Author(s): Shughrue PJ, Merchenthaler I
Abstract Share this page
Abstract The discovery of estrogen receptor beta (ER beta) and subsequent localization of its mRNA in the rat central nervous system (CNS) has provided new insights about estrogen action in brain. A critical step in understanding the role of ER beta is demonstrating that the mRNA is translated into functional protein. The present study used a new ER beta-specific polyclonal antiserum (Z8P) and immunocytochemistry (ICC) to investigate the distribution of ER beta in the rat CNS. Ovariectomized female rats were perfusion fixed, and free-floating sections were incubated with Z8P. After visualization with a standard ABC method, nuclear immunoreactivity was seen in neurons throughout the brain, including the olfactory nuclei, laminae IV-VI of the cerebral cortex, medial septum, preoptic area, bed nucleus of the stria terminalis, supraoptic nucleus, paraventricular nucleus, zona incerta, medial and cortical amygdaloid nuclei, cerebellum, nucleus of the solitary tract, ventral tegmental area, and spinal trigeminal nucleus. Moreover, the results of a double-label ICC/ in situ hybridization study revealed that ER beta mRNA and immunoreactivity were colocalized in neurons of the brain, thus confirming the specificity of the antiserum. Through the use of Western blot analysis, Z8P was shown to recognize in vitro translated ER beta, but not ER alpha, as well as a 60-kDa protein from rat granulosa cells and ovary extracts. The results of these studies have demonstrated that (1) ER beta mRNA is translated into immunoreactive protein throughout the rat brain, and (2) ER beta resides in the cell nucleus. Together, these data provide an anatomic foundation for future studies and advance our understanding of estrogen action in hypothalamic and extrahypothalamic brain regions. Copyright 2001 Wiley-Liss, Inc.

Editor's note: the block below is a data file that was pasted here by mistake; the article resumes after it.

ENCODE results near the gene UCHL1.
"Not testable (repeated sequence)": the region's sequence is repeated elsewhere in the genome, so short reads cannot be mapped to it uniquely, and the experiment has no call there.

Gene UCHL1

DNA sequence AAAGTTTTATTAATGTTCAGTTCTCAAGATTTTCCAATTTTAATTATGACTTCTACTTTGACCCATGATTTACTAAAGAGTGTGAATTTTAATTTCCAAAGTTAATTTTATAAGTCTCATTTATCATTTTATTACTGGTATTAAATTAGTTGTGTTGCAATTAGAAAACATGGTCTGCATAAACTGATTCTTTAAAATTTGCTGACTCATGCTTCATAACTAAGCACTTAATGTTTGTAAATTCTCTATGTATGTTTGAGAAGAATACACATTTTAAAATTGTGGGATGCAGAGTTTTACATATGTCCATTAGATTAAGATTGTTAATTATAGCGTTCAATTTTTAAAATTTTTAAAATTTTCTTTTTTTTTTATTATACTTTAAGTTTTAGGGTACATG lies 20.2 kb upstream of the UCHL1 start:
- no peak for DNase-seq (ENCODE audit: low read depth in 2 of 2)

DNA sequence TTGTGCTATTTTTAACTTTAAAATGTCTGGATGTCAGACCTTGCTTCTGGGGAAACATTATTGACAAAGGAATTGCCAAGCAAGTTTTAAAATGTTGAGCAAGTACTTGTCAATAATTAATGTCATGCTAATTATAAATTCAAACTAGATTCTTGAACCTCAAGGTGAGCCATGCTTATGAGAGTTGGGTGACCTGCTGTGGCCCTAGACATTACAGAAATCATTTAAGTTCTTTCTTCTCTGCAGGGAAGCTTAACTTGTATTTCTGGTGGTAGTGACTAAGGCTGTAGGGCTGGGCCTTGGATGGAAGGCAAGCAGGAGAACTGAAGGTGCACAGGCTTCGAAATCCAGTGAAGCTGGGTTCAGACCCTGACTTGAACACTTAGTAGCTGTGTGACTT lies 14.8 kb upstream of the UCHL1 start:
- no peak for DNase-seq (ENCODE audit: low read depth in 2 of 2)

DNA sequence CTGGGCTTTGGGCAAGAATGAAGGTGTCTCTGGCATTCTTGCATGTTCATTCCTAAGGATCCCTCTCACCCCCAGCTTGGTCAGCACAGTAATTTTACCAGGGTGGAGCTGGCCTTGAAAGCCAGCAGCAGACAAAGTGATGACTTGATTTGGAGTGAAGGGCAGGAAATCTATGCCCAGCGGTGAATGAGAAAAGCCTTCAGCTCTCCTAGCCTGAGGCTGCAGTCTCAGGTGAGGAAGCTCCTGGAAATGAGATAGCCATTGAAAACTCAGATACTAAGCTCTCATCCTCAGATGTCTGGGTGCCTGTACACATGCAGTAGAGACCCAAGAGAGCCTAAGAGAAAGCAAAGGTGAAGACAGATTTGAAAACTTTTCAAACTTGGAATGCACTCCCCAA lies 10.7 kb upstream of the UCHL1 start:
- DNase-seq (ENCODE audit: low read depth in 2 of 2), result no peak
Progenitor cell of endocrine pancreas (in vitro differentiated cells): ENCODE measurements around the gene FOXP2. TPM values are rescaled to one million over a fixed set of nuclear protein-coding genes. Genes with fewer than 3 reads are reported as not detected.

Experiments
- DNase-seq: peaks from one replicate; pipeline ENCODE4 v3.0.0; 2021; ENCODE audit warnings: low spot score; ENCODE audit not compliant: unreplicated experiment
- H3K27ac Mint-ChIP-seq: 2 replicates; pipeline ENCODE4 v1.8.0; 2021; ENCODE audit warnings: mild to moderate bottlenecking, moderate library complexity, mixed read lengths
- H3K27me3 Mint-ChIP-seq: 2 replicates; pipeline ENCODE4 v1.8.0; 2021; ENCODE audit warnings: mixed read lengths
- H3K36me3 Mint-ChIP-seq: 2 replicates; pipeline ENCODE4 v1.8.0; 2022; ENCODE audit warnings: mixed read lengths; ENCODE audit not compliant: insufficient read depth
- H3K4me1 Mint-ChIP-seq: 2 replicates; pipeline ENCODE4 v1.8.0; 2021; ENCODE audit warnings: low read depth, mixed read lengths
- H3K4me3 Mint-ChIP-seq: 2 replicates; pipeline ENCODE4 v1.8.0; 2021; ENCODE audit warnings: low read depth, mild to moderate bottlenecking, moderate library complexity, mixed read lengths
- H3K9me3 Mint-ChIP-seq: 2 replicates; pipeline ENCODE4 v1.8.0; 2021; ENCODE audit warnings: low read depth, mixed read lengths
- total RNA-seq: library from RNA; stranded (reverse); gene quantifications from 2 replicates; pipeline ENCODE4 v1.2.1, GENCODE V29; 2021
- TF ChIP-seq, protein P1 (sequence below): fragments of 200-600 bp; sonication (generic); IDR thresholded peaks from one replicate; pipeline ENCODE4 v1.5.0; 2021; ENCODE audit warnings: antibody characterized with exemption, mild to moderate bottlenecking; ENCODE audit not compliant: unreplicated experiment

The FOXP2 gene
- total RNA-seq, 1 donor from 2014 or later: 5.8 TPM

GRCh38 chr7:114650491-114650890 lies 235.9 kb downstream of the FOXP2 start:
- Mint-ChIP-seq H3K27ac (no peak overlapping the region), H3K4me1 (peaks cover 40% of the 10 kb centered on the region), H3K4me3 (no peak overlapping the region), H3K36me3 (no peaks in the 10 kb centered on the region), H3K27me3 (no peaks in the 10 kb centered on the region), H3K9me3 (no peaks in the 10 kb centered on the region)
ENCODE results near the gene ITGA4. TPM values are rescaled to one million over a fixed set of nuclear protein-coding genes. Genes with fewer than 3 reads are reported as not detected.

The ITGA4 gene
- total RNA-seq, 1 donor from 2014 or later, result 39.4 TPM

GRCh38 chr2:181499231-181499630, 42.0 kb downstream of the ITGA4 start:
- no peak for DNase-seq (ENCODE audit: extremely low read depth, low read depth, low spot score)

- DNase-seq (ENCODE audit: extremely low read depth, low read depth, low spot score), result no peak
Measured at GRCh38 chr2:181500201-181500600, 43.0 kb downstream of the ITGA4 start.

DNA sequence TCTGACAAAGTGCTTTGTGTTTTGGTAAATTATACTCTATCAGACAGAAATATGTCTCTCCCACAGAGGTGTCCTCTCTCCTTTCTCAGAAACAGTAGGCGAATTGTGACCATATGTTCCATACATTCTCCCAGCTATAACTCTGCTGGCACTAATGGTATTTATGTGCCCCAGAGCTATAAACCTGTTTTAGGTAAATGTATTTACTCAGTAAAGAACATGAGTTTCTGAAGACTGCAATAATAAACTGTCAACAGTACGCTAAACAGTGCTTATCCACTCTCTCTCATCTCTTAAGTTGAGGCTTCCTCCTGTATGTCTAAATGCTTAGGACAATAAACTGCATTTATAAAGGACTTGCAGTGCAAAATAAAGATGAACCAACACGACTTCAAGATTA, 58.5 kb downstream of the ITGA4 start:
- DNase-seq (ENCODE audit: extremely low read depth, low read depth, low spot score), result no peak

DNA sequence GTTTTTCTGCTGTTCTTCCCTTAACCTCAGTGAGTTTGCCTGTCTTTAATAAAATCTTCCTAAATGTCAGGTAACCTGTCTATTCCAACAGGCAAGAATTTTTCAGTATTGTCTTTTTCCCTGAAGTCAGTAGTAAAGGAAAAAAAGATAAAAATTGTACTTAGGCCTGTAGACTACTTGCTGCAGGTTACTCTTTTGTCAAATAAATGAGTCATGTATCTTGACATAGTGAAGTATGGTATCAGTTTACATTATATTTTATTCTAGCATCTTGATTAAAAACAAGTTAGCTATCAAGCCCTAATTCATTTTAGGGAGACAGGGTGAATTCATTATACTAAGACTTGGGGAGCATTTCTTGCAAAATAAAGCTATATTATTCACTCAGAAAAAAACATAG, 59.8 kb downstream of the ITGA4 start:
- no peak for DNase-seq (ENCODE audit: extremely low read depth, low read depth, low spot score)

This article was published in J Comp Neurol
and referenced in Journal of Steroids & Hormonal Science